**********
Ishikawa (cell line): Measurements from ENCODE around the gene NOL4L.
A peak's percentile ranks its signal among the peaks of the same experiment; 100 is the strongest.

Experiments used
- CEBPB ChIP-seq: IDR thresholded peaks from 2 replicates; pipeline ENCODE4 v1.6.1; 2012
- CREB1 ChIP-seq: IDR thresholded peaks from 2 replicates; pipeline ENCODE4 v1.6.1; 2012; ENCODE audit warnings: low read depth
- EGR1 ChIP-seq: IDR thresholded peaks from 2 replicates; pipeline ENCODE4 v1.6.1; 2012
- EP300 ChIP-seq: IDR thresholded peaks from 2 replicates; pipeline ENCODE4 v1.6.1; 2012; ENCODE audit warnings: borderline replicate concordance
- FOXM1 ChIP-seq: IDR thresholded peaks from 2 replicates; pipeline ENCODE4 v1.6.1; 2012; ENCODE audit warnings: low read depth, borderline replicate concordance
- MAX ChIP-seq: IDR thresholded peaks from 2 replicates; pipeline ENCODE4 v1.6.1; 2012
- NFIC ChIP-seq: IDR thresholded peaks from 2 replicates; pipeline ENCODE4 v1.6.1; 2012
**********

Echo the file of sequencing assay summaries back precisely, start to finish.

Ishikawa (cell line): Measurements from ENCODE around the gene NOL4L.
A peak's percentile ranks its signal among the peaks of the same experiment; 100 is the strongest.

Experiments used
- CEBPB ChIP-seq: IDR thresholded peaks from 2 replicates; pipeline ENCODE4 v1.6.1; 2012
- CREB1 ChIP-seq: IDR thresholded peaks from 2 replicates; pipeline ENCODE4 v1.6.1; 2012; ENCODE audit warnings: low read depth
- EGR1 ChIP-seq: IDR thresholded peaks from 2 replicates; pipeline ENCODE4 v1.6.1; 2012
- EP300 ChIP-seq: IDR thresholded peaks from 2 replicates; pipeline ENCODE4 v1.6.1; 2012; ENCODE audit warnings: borderline replicate concordance
- FOXM1 ChIP-seq: IDR thresholded peaks from 2 replicates; pipeline ENCODE4 v1.6.1; 2012; ENCODE audit warnings: low read depth, borderline replicate concordance
- MAX ChIP-seq: IDR thresholded peaks from 2 replicates; pipeline ENCODE4 v1.6.1; 2012
- NFIC ChIP-seq: IDR thresholded peaks from 2 replicates; pipeline ENCODE4 v1.6.1; 2012